More Action Needed on Digital Inclusion
Media Release from Innovation Partnership
Dated, 21 April 2017
Embargoed until 9am, 24 April 2017
More Action Needed on Digital Inclusion
New Zealand has made good progress toward making Broadband accessible, but due to other factors some people are still not able to take advantage of the opportunities created by the Internet. Fellowship research released today by the Innovation Partnership calls on Government to give greater focus to digital inclusion policy and to collaborate with others to deliver initiatives.
Through targeted policy and initiatives Government, Industry, NGO’s and Educators can help lift New Zealanders’ digital skills. This is needed if New Zealand is to remain competitive in an increasingly global economy. Research cited in the study reports that if all businesses and households had the skills and confidence to make better use of online services, it could potentially lift GDP by $34 billion and save the average Kiwi household $1,000 a year.
The study; Digital Inclusion in New Zealand: Assessing Government policy approaches and initiatives , reveals that despite a number of strategies and reports since 2001, and progress being made, some people are still excluded. For example, research shows that young, well-educated people in urban areas tend to use the Internet more, and that people in low socio-economic and rural areas are more likely to be digitally excluded.
While access is still being enabled by, for example, the Rural Broadband Initiative, the report contains a number of recommendations for action. Crucially, New Zealand needs better and more accessible data on who is excluded, and an improved understanding of what digital skills are needed to improve digital fluency. New Zealanders also need better access to digital skills development throughout their lives .
The study found that Governments in other comparable nations have given broader policy focus to improving digital skills and inclusion, and New Zealand risks being left behind. The report’s author, Policy Fellow, Catherine Soper says: “Much of New Zealand’s focus until now has been on improving access. Now it’s time to step up and ensure all citizens have the skills, motivation, confidence and trust to live and work in a digital world.” New Zealand can learn by the examples of others.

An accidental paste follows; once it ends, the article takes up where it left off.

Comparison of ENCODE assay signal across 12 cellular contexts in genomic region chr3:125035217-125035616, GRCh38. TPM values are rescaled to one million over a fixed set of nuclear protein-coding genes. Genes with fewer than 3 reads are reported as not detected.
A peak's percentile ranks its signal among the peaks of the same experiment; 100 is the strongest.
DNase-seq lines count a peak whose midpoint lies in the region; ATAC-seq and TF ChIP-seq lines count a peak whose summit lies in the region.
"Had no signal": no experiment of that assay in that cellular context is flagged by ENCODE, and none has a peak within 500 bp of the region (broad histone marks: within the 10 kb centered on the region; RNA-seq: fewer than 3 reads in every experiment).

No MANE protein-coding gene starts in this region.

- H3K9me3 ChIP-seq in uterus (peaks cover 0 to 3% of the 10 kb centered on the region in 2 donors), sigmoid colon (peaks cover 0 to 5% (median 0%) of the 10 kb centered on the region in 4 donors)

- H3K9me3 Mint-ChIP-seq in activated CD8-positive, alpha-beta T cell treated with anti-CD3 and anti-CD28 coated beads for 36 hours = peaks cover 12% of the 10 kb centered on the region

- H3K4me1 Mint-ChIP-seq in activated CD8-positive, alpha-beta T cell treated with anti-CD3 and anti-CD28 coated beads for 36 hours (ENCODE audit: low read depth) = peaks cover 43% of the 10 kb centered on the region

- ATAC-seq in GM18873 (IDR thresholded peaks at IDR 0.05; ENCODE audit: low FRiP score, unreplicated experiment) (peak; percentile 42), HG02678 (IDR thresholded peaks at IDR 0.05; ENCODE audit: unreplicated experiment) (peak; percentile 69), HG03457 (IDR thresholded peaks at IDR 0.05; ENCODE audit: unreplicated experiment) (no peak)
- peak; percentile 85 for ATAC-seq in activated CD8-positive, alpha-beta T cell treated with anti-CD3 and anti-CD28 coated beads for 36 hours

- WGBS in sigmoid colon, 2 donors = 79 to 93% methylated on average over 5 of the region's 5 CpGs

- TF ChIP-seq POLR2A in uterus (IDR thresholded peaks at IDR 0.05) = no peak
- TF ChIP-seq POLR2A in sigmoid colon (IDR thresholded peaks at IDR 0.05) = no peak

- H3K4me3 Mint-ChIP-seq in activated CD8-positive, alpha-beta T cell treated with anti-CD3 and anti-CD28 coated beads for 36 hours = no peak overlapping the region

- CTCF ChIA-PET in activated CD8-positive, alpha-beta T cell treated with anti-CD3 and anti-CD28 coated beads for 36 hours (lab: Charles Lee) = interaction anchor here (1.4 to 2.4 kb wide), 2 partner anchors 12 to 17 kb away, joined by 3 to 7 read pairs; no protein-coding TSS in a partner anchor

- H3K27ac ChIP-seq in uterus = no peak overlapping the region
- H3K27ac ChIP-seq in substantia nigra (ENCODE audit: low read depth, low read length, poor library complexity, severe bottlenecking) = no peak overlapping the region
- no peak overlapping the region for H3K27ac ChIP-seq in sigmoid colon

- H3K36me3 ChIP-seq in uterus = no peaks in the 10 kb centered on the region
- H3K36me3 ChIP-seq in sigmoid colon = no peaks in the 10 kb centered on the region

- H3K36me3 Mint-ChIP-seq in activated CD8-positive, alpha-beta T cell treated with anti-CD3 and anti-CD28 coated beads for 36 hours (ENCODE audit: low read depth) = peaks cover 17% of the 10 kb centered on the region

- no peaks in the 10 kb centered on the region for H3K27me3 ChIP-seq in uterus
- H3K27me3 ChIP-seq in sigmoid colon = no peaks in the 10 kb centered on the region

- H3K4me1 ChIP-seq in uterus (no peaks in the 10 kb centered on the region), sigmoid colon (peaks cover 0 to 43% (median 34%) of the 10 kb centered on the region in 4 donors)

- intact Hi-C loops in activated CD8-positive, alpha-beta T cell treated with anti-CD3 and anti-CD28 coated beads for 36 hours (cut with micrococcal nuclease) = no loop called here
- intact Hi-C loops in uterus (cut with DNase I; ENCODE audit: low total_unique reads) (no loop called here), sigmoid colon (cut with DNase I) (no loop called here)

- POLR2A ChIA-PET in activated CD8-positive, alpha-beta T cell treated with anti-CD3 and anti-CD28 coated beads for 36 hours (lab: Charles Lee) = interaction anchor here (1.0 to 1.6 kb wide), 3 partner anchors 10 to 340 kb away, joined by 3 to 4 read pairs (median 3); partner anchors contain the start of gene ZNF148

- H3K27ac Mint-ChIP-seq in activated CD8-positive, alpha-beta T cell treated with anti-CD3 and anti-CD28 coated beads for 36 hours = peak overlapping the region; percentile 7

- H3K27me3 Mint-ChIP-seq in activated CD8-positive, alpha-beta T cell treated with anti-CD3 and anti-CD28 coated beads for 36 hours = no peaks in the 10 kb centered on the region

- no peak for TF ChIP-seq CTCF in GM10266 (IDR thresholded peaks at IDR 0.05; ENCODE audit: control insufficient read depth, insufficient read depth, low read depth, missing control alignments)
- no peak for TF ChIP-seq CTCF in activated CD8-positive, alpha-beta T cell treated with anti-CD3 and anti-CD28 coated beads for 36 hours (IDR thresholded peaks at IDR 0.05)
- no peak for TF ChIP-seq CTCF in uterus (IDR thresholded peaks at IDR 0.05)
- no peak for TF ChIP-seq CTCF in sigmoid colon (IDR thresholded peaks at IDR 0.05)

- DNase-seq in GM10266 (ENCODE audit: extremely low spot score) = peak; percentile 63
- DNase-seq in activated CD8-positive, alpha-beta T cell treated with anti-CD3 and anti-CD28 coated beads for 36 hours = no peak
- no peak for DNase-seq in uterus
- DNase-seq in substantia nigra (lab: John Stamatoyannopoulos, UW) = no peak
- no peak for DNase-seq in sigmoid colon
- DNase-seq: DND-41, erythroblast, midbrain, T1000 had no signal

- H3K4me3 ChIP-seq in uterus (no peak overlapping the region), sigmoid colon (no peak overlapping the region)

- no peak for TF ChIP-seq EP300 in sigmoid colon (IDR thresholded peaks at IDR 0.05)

According to Ms Soper: “Those who are unable to utilise technology are at risk of becoming increasingly disadvantaged - they are less employable, have fewer opportunities to access online government, education, health or business services and miss chances to communicate with friends and family.”
Digital inclusion is about using technology to create social and economic involvement, overcoming challenges such as access, skills, motivation, confidence and trust. Ms Soper says that “as more and more services go online there’s an assumption that we can all get onto our devices and complete these activities.”
“The reality is it might be easy for me, harder for my Mum and almost impossible for my Great Aunt. It’s vital for all Kiwis to have basic digital capabilities to operate in a digital world. Increasingly, digital is the way you communicate with family and friends, how you manage your health records , learn new things, do your banking and apply for jobs.”
Ms Soper says it is easy to regard digital inclusion as a soft issue, but there is plenty at stake.
“If we don’t address it as a country we won’t be able to compete with other countries in the global digital economy.”
The report reviews a range of digital inclusion strategies in the United Kingdom, Finland, Singapore and Australia, and identifies lessons for New Zealand. The study was co-funded by Google under their Fellowship scheme, alongside the Innovation Partnership of New Zealand.
To review the Summary Report (also attached) visit: www.innovationpartnership.co.nz
Who’s Missing Out?
According to the 2013 census:
23% of NZ households, almost a quarter, did not have access to the Internet. 76.8% of Kiwi households had access to the Internet (up from 60.5 percent tin 2006).
Households that did not own their own home were less likely to have access to the Internet, at 66.1%.
There is an urban/rural digital divide - (81.6%) of Auckland households have access to the Internet, followed by Wellington (80.8%) and Canterbury (78.3%). Gisborne has the lowest percentage (63.3%) followed by Northland (68.0%).
Regarding income, 95.5% of Kiwi households on incomes over $100k have access to the internet. Only 45.7% of households on incomes $20,000 or less have access to the Internet.
Groups least likely to be connected in New Zealand
Comprehensive, longitudinal data is needed to establish who is being excluded, to support the development of targeted initiatives, and to establish efficacy of initiatives.
2001: groups least likely to be connected
(source: Department of Labour)
• Māori and Pacific peoples
• those on low incomes
• sole parents
• older people
• people with low or no qualifications or poor literacy
• the unemployed and underemployed
• women and girls
• people with disabilities